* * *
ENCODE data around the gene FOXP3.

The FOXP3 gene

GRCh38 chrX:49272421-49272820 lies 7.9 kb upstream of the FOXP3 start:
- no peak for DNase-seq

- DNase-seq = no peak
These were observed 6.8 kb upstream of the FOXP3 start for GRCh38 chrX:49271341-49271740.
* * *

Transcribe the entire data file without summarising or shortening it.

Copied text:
ENCODE data around the gene FOXP3.

The FOXP3 gene

GRCh38 chrX:49272421-49272820 lies 7.9 kb upstream of the FOXP3 start:
- no peak for DNase-seq

- DNase-seq = no peak
These were observed 6.8 kb upstream of the FOXP3 start for GRCh38 chrX:49271341-49271740.